D.C. Mayor Vincent Gray on Tuesday sought to curb political donations by existing or aspiring city contractors as part of his long-awaited proposal to overhaul the District's campaign finance practices, even as federal authorities investigate the Gray campaign's dealings with a man who won hundreds of millions of dollars in city contracts.

"It's one of the most important issues that we face in the city at this stage," said Gray, who emphasized that he wants the District government to avoid the appearance of corruption. "It's at the highest level [of priority.]"

Gray's proposal would prohibit donations from people seeking or holding government contracts worth $250,000 or more. It would also bar lobbyists from bundling contributions, ban donations of more than $25 using money orders and increase disclosure requirements.

Donations ban vote?
A D.C. judge will hear arguments Thursday about whether voters will have the chance to consider a sweeping ban on corporate donations to the city's political campaigns. The elections board said the organizers of the ballot initiative didn't secure enough signatures to put the measure on the ballot, but the group appealed.

The mayor first floated an overhaul of the District's campaign finance rules in early April, weeks after federal authorities raided the home and offices of longtime city contractor Jeffrey Thompson.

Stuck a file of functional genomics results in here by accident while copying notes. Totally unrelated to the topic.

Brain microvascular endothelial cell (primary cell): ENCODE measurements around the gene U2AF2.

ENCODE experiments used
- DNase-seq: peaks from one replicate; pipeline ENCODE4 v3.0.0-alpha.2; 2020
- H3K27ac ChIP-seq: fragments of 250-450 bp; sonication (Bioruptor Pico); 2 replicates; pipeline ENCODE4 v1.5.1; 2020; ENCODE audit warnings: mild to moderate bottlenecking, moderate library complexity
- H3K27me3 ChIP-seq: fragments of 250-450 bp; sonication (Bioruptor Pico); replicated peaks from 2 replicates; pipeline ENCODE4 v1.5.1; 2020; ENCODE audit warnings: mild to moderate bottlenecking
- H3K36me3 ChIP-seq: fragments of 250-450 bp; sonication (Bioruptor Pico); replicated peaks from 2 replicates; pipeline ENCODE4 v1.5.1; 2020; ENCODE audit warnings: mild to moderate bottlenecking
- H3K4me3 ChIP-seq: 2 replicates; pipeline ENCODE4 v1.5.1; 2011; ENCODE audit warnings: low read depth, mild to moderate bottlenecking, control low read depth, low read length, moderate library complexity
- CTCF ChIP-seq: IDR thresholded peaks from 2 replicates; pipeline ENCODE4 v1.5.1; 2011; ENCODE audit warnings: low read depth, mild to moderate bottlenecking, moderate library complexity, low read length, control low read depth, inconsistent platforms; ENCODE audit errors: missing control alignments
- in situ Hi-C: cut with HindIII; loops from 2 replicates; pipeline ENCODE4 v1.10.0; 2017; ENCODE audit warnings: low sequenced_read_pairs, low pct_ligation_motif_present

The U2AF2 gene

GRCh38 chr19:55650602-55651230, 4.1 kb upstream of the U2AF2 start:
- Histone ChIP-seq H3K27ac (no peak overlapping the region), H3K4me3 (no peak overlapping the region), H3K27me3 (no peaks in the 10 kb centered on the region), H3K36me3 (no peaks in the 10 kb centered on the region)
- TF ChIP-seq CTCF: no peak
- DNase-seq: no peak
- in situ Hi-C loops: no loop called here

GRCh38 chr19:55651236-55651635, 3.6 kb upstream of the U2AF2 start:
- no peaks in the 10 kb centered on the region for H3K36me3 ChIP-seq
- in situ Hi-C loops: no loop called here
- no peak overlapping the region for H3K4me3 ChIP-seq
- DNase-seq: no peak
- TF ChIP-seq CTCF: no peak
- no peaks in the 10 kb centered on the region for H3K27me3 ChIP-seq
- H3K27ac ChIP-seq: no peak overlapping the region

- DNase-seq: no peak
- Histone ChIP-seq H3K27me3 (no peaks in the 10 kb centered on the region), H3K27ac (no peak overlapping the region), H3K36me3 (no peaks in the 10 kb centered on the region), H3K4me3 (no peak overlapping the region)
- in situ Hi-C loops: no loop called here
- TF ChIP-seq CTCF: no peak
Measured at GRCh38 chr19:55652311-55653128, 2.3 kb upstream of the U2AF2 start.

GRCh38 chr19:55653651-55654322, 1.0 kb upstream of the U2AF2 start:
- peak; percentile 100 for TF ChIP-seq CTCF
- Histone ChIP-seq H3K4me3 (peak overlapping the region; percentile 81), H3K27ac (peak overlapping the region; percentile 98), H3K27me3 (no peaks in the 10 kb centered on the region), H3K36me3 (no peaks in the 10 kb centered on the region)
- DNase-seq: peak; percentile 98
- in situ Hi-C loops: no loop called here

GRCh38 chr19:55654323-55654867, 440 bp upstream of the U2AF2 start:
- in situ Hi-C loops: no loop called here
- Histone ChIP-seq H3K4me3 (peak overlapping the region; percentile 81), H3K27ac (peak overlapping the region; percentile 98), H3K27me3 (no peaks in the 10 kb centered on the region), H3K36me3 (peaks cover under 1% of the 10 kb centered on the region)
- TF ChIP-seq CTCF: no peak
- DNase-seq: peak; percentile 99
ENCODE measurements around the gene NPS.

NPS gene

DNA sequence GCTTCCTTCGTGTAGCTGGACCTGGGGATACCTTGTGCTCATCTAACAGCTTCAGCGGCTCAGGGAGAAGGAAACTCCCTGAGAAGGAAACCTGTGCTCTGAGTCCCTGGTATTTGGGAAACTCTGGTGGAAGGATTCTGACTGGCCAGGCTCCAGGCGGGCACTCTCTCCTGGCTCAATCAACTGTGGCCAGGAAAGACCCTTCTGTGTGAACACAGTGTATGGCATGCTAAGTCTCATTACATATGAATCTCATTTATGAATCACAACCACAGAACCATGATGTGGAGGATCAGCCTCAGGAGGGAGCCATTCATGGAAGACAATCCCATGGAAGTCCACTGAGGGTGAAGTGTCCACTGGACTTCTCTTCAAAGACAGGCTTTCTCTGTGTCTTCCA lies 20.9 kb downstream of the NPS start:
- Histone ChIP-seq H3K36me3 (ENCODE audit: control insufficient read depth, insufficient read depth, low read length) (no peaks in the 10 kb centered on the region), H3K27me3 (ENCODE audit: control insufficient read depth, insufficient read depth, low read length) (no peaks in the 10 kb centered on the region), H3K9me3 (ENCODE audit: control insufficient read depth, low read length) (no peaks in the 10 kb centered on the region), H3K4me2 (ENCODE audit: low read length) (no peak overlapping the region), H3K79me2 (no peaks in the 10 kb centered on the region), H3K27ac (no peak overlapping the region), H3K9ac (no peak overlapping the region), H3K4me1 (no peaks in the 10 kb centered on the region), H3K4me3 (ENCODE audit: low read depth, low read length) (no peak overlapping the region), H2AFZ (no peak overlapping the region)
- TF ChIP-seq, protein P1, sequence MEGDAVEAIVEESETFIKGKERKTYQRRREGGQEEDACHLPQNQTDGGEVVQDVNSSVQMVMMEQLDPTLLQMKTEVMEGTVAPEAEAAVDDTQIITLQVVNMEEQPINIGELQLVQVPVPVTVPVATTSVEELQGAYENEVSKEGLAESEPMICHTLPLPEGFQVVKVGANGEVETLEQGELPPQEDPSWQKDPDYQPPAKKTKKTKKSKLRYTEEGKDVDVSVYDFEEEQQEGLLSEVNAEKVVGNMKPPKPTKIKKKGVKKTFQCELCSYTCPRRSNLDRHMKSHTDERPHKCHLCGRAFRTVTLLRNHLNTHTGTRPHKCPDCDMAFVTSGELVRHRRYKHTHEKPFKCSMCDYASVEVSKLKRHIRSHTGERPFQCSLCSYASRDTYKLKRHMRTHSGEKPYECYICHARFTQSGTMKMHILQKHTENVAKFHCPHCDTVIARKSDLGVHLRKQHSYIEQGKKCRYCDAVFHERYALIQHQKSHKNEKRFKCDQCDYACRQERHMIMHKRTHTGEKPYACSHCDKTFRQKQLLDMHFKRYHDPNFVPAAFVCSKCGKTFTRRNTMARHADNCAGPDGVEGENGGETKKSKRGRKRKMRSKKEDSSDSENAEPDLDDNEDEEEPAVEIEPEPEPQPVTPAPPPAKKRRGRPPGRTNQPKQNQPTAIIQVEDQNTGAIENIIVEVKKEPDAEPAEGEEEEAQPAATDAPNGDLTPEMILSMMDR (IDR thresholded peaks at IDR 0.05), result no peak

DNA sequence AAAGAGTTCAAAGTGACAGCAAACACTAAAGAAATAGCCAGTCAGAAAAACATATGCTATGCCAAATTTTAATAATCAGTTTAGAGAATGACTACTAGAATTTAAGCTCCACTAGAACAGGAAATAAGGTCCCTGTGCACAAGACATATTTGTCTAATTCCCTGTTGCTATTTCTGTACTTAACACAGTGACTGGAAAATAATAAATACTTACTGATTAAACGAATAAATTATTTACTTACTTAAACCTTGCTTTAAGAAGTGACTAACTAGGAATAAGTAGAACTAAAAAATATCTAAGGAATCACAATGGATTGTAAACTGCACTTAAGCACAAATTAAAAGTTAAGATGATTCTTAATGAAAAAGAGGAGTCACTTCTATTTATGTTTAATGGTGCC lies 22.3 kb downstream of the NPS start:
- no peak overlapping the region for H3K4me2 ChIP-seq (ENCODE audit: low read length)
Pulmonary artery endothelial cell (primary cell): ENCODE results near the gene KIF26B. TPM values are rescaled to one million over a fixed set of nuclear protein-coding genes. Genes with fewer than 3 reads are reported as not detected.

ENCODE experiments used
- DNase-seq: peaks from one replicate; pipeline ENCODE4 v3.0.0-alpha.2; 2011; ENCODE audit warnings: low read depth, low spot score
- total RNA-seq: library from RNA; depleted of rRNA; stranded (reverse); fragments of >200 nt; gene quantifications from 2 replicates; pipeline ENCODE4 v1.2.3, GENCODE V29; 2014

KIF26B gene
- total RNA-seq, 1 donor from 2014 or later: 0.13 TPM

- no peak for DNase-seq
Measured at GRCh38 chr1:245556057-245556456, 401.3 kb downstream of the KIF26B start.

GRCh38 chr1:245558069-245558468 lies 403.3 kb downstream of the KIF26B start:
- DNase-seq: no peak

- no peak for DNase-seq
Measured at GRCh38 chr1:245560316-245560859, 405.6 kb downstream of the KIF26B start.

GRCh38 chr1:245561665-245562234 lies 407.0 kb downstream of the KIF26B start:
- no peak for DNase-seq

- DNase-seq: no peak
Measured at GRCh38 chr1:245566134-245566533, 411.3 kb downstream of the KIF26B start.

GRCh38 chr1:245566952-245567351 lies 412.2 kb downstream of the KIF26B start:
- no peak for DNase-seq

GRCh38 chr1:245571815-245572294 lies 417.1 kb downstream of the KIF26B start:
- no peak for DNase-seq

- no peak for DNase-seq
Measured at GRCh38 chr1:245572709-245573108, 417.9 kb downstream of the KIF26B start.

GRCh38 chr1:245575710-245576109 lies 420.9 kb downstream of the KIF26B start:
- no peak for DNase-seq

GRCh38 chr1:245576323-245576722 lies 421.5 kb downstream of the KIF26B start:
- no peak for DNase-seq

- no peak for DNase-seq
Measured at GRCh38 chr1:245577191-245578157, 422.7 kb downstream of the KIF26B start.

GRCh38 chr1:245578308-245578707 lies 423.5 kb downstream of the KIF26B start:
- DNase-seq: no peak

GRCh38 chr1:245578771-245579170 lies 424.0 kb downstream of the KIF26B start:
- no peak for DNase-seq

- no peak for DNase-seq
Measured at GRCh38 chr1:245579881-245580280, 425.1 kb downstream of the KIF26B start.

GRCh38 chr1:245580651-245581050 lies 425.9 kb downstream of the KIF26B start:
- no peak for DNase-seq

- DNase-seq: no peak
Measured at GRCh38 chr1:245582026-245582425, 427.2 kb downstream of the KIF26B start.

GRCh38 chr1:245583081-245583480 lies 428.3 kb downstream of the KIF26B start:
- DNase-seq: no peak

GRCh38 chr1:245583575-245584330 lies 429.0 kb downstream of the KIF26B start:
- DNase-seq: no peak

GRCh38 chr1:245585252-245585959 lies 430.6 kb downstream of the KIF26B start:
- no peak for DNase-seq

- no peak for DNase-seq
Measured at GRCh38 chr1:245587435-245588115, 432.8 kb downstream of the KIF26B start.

Thompson was also a prolific contributor to campaigns throughout the city and helped direct hundreds of thousands of dollars in donations from friends, family members and business entities and associates.

He's now under scrutiny because of the role he may have played in bankrolling a $653,800 shadow campaign that helped elect Gray. People familiar with the investigation said that the businessman described in court papers as "co-conspirator No. 1" is Thompson, though the longtime power broker has not been charged. His attorney has declined to comment.

Gray also has not been charged and has denied that he knew of the shadow campaign or of payments to a minor mayoral candidate. The pair of scandals has prompted three Gray campaign operatives to plead guilty to federal charges.

Ward 3 Councilwoman Mary Cheh, who has called on Gray to resign, said the mayor's efforts to reform campaign finance rules come at an unusual time.

"He has been engaged in this issue previously, so it's not that much of a surprise," Cheh said. "Though the two things [the reform bill and the federal investigation] juxtaposed with each other does sort of create an awkwardness."

Gray said that even as he combats corruption allegations, he expected his proposal would get a fair hearing.

"I think you have to focus on the merits of the proposal," Gray said.

Gray said the city would accept public comments on his proposal through Sept. 17, after which the D.C. Council will begin formal consideration of the measure.

Examiner Staff Writer Liz Essley contributed to this report.